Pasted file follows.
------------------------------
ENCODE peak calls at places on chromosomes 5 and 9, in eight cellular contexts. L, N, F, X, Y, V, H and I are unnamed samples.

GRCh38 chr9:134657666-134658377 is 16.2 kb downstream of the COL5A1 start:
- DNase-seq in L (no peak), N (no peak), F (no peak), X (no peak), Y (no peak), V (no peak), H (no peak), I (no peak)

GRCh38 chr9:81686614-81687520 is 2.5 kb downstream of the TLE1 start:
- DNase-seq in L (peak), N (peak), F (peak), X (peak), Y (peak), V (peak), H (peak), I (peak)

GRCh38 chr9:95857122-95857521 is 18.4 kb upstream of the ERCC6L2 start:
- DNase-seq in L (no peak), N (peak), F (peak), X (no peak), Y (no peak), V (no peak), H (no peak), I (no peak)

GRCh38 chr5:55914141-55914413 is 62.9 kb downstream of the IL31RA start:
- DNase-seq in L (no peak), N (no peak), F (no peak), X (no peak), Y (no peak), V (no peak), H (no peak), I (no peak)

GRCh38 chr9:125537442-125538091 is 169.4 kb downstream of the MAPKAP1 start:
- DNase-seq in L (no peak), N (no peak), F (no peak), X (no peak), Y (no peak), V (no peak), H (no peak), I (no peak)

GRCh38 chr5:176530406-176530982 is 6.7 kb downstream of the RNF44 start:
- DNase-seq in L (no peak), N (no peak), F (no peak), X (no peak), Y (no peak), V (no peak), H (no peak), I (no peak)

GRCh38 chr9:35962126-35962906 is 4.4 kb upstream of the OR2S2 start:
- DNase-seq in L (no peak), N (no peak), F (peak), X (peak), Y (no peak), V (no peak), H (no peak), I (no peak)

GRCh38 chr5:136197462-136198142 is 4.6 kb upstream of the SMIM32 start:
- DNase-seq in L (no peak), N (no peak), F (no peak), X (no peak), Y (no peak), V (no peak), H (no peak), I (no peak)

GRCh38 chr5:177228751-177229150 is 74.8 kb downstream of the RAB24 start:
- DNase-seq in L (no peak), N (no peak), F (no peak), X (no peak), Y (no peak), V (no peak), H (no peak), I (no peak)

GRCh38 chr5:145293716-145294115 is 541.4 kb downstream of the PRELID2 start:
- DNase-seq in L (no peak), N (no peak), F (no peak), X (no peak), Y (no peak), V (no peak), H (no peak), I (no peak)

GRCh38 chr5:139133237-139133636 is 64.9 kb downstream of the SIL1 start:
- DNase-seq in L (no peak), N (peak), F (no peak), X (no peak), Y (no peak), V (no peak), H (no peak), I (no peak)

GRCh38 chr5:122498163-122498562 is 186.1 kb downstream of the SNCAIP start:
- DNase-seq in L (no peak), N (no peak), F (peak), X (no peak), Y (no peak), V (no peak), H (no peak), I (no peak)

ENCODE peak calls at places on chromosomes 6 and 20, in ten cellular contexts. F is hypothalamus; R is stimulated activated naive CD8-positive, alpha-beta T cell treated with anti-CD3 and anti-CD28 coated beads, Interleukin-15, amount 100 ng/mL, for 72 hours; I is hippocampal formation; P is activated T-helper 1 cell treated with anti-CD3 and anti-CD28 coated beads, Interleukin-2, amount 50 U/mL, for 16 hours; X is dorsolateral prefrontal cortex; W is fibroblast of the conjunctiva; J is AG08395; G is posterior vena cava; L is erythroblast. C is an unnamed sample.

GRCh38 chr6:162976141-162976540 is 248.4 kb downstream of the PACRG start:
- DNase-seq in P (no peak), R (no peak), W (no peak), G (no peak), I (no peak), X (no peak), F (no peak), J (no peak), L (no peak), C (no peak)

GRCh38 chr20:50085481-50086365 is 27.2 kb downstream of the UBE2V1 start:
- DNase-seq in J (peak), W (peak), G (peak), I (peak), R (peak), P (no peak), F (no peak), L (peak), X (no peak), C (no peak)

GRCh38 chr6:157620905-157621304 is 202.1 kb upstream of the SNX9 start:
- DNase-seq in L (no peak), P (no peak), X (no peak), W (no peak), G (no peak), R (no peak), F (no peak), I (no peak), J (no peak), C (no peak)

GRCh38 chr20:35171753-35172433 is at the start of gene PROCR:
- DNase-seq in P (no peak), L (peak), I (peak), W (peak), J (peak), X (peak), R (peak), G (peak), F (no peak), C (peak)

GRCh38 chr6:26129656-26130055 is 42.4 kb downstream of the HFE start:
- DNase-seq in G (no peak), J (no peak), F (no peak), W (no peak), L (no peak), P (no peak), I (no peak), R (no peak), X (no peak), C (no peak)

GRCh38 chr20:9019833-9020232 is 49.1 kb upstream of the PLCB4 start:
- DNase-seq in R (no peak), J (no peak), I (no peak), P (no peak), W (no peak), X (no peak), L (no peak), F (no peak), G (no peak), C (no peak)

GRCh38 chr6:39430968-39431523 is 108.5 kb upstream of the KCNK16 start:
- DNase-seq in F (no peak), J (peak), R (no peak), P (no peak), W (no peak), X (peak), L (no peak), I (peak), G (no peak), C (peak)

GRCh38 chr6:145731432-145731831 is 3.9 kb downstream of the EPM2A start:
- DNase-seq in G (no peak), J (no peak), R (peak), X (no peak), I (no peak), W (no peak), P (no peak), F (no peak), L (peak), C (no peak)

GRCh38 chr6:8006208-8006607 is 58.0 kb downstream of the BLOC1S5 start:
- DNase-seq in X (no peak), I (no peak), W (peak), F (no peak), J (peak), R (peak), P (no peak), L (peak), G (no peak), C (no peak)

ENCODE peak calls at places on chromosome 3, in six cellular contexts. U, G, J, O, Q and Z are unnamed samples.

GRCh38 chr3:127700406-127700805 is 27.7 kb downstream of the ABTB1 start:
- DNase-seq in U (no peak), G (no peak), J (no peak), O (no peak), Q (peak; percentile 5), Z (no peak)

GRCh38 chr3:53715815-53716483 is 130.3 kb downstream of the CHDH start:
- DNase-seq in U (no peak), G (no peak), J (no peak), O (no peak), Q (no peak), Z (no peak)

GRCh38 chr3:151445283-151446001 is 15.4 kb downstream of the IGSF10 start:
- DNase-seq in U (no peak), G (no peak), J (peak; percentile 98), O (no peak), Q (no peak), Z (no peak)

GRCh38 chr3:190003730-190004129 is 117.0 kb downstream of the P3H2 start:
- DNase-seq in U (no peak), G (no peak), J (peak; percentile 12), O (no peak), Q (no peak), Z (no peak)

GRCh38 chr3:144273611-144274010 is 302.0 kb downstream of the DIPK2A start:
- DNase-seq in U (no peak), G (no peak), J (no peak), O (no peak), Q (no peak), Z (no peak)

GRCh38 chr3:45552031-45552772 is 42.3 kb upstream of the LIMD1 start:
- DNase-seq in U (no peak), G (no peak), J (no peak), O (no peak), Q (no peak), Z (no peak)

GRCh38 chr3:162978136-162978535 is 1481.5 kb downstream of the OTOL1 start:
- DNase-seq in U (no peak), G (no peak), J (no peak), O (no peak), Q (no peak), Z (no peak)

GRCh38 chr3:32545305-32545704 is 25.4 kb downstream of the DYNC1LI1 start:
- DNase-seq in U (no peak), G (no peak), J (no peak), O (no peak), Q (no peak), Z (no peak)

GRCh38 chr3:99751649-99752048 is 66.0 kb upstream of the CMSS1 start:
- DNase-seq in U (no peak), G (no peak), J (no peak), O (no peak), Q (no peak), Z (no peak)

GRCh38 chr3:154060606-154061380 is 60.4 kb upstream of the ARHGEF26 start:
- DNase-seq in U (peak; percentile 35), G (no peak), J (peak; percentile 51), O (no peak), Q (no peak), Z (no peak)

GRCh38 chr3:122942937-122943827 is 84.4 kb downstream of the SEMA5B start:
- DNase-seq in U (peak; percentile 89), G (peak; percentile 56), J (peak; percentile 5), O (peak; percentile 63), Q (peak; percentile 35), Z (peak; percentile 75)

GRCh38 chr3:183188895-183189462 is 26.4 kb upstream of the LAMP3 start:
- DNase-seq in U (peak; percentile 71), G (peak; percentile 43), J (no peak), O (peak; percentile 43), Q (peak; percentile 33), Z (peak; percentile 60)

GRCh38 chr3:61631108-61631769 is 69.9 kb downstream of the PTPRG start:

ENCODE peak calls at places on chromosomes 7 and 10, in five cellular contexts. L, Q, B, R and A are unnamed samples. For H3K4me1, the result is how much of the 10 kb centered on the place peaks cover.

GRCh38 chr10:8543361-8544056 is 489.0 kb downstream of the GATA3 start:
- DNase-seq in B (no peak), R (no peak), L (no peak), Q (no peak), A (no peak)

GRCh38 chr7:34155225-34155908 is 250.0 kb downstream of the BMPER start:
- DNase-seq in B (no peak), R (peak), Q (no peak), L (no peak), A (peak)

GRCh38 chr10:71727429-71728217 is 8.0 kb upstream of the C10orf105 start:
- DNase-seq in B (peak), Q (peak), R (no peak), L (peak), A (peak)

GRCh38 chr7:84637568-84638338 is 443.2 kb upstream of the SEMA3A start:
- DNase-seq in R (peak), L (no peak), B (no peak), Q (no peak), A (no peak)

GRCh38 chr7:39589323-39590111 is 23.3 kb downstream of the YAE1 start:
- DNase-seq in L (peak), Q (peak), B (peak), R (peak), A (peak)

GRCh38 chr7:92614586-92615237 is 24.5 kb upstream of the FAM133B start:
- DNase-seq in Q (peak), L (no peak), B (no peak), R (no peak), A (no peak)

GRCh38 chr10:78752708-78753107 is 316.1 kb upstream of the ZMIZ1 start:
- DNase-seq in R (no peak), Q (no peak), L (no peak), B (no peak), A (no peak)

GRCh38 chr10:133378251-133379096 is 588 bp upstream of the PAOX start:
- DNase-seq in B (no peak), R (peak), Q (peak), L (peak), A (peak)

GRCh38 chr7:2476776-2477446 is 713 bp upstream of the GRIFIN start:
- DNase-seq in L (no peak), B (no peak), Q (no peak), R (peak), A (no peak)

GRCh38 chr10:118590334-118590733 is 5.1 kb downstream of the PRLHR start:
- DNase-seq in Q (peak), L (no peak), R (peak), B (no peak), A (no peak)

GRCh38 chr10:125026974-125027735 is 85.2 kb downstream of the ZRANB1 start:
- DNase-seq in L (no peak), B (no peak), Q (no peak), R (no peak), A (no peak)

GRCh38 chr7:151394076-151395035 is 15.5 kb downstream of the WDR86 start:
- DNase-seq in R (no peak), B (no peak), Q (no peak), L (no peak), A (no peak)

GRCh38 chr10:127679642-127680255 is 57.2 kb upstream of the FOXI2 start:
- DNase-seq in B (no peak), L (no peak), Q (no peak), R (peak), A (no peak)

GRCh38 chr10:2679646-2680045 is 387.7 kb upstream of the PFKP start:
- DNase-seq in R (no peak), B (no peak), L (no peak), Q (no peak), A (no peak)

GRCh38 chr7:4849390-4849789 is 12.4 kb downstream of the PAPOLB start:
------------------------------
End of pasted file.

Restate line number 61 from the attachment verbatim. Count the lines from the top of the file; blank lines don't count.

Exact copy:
- DNase-seq in U (no peak), G (no peak), J (no peak), O (no peak), Q (no peak), Z (no peak)